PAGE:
Obsessive–compulsive behaviour has long been described; religious scrupulosity is documented in medieval texts (Adams, 1973), repetitive hand washing as symbolic of guilt has been depicted by playwrights (Shakespeare: Macbeth) and ‘obsessive–compulsive neurosis’ generated by unconscious conflict was a cornerstone of psychodynamic theory (Freud, 1973). More recently, however, a new paradigm has emerged; obsessive–compulsive behaviour is now viewed as symptomatic of a highly prevalent medical disorder, characterized by specific psychobiological dysfunctions. Indeed, obsessive–compulsive disorder (OCD) is arguably one of the most incisive exemplars of a neuropsychiatric disorder, insofar as clear models now exist of how its characteristic psychopathology is mediated by specific neuroanatomical circuits and neurochemical systems. This chapter aims to provide a comprehensive review of the current state of knowledge on OCD, including epidemiology, clinical features, neurobiology and management.
Until the 1980s OCD was viewed as a rare disorder, which only affected 0.005% of the population. These figures were based on a study by Rudin, which looked at the prevalence of OCD in a psychiatric in-patient population (Rudin, 1953). The Epidemiological Catchment Area (ECA) study of 1980–1984 radically changed views of the prevalence of OCD (Karno et al., 1988). Undertaken in five US communities, this study found lifetime prevalence rates for OCD to be 1.9–3.3%, making it the fourth most common psychiatric disorder, with a prevalence that was 25–60 times higher than previously believed. These figures were subsequently confirmed in similar studies in Canada (Kolada et al., 1994), Taiwan (Hwuh & Chang, 1989), and several other countries (Weismann et al., 1994), demonstrating that OCD is a disorder with a similar prevalence across nationalities.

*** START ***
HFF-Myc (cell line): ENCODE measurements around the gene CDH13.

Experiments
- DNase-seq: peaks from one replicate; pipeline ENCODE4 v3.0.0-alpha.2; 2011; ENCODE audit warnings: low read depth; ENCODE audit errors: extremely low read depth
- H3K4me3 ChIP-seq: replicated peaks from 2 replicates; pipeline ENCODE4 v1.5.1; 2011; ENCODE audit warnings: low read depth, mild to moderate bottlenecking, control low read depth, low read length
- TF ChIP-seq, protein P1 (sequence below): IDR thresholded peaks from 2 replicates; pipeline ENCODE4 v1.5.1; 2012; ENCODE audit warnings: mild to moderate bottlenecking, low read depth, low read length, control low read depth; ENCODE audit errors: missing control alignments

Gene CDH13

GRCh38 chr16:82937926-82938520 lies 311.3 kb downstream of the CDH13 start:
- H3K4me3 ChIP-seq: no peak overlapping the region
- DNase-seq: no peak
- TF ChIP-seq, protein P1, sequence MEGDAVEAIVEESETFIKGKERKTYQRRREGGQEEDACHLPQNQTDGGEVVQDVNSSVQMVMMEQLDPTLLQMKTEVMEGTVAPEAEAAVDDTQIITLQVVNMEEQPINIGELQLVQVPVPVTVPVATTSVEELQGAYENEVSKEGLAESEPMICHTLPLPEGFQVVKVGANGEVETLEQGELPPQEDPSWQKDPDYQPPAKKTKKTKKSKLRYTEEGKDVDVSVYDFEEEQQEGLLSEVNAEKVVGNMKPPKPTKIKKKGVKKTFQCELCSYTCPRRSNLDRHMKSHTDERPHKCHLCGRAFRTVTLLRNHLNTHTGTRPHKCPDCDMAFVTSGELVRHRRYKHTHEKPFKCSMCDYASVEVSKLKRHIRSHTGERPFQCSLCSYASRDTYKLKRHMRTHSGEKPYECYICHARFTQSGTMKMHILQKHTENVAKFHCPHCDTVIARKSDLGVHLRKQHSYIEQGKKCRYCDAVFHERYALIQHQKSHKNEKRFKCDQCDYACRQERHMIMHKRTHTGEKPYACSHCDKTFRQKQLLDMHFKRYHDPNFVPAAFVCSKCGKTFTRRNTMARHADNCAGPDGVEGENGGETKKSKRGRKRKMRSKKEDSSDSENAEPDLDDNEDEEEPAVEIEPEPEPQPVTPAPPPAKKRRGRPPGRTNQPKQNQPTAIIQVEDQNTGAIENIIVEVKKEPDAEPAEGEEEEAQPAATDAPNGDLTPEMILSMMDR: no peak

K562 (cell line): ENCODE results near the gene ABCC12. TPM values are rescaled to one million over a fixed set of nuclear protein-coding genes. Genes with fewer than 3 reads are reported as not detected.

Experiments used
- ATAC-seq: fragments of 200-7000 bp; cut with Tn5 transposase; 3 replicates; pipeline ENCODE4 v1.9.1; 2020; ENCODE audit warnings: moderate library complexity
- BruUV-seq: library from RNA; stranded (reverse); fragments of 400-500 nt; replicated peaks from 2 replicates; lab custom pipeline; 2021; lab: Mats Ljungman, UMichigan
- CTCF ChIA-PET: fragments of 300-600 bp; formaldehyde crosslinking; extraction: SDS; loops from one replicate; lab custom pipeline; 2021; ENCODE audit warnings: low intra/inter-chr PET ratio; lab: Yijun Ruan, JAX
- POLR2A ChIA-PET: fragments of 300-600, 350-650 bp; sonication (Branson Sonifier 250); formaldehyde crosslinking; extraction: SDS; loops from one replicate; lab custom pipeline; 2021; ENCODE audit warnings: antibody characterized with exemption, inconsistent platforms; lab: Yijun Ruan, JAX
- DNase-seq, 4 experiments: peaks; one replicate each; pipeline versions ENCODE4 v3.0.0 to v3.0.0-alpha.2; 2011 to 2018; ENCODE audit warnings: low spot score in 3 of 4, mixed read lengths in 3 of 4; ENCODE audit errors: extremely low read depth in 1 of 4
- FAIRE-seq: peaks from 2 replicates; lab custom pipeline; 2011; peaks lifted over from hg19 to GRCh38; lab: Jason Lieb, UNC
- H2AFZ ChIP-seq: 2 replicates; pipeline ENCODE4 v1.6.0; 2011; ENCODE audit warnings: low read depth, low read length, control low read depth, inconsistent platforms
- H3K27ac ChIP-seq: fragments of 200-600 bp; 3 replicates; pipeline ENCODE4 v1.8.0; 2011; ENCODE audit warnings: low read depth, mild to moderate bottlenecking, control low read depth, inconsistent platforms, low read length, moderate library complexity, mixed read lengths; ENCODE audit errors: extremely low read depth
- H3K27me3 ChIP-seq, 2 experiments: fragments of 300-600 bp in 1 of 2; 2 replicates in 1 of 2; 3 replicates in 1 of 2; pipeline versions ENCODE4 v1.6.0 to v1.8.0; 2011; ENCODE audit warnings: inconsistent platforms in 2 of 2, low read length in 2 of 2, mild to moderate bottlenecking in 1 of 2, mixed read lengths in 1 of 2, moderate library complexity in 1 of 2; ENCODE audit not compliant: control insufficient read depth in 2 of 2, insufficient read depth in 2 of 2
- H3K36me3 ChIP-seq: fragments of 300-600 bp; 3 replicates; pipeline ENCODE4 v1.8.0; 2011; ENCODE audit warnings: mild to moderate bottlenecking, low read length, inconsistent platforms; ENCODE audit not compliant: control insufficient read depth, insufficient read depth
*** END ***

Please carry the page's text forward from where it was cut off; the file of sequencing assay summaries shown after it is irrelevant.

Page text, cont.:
The ECA figures, however, have been challenged. The ECA and cross-national study used the Diagnostic Interview Schedule (DIS); a structured interview designed for trained lay interviewers, to arrive at diagnoses. Several later studies have questioned the validity of DIS diagnoses. Nelson and Rice (1997) examined the 1-year temporal stability of the DIS and found it to be low, with only 19.2% of those who were originally diagnosed with OCD having this diagnosis confirmed on follow-up interview. Two follow-up studies of the ECA, using semistructured interviews conducted by psychiatrists (Antony et al., 1985; Helzer et al., 1985), supported these findings. However, these studies have been criticized in view of their small sample size and failure to use objective instruments to ascertain the diagnosis of OCD.